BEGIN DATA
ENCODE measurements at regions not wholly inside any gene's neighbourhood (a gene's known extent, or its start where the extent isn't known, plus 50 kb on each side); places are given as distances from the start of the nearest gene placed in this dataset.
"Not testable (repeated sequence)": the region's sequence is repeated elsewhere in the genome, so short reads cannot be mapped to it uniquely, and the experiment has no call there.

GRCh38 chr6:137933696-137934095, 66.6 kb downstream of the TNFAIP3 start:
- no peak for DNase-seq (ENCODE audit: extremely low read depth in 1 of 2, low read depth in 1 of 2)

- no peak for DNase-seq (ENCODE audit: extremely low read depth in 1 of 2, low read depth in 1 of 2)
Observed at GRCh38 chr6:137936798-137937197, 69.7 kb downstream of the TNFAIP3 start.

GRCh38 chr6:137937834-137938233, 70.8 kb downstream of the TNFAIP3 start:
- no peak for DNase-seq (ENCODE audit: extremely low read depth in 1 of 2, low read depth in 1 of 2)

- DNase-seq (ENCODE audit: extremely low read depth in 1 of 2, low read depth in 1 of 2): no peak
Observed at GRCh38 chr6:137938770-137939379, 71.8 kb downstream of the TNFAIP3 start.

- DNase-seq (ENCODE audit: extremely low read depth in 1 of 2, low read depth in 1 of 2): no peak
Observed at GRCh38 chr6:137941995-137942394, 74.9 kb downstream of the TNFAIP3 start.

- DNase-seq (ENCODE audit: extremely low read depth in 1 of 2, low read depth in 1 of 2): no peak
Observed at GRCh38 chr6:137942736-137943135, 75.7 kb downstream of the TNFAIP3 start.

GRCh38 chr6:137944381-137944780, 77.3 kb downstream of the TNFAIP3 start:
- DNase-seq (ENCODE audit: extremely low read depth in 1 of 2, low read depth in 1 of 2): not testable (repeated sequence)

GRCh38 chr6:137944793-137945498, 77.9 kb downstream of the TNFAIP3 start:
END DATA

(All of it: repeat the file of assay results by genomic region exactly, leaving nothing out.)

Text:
ENCODE measurements at regions not wholly inside any gene's neighbourhood (a gene's known extent, or its start where the extent isn't known, plus 50 kb on each side); places are given as distances from the start of the nearest gene placed in this dataset.
"Not testable (repeated sequence)": the region's sequence is repeated elsewhere in the genome, so short reads cannot be mapped to it uniquely, and the experiment has no call there.

GRCh38 chr6:137933696-137934095, 66.6 kb downstream of the TNFAIP3 start:
- no peak for DNase-seq (ENCODE audit: extremely low read depth in 1 of 2, low read depth in 1 of 2)

- no peak for DNase-seq (ENCODE audit: extremely low read depth in 1 of 2, low read depth in 1 of 2)
Observed at GRCh38 chr6:137936798-137937197, 69.7 kb downstream of the TNFAIP3 start.

GRCh38 chr6:137937834-137938233, 70.8 kb downstream of the TNFAIP3 start:
- no peak for DNase-seq (ENCODE audit: extremely low read depth in 1 of 2, low read depth in 1 of 2)

- DNase-seq (ENCODE audit: extremely low read depth in 1 of 2, low read depth in 1 of 2): no peak
Observed at GRCh38 chr6:137938770-137939379, 71.8 kb downstream of the TNFAIP3 start.

- DNase-seq (ENCODE audit: extremely low read depth in 1 of 2, low read depth in 1 of 2): no peak
Observed at GRCh38 chr6:137941995-137942394, 74.9 kb downstream of the TNFAIP3 start.

- DNase-seq (ENCODE audit: extremely low read depth in 1 of 2, low read depth in 1 of 2): no peak
Observed at GRCh38 chr6:137942736-137943135, 75.7 kb downstream of the TNFAIP3 start.

GRCh38 chr6:137944381-137944780, 77.3 kb downstream of the TNFAIP3 start:
- DNase-seq (ENCODE audit: extremely low read depth in 1 of 2, low read depth in 1 of 2): not testable (repeated sequence)

GRCh38 chr6:137944793-137945498, 77.9 kb downstream of the TNFAIP3 start: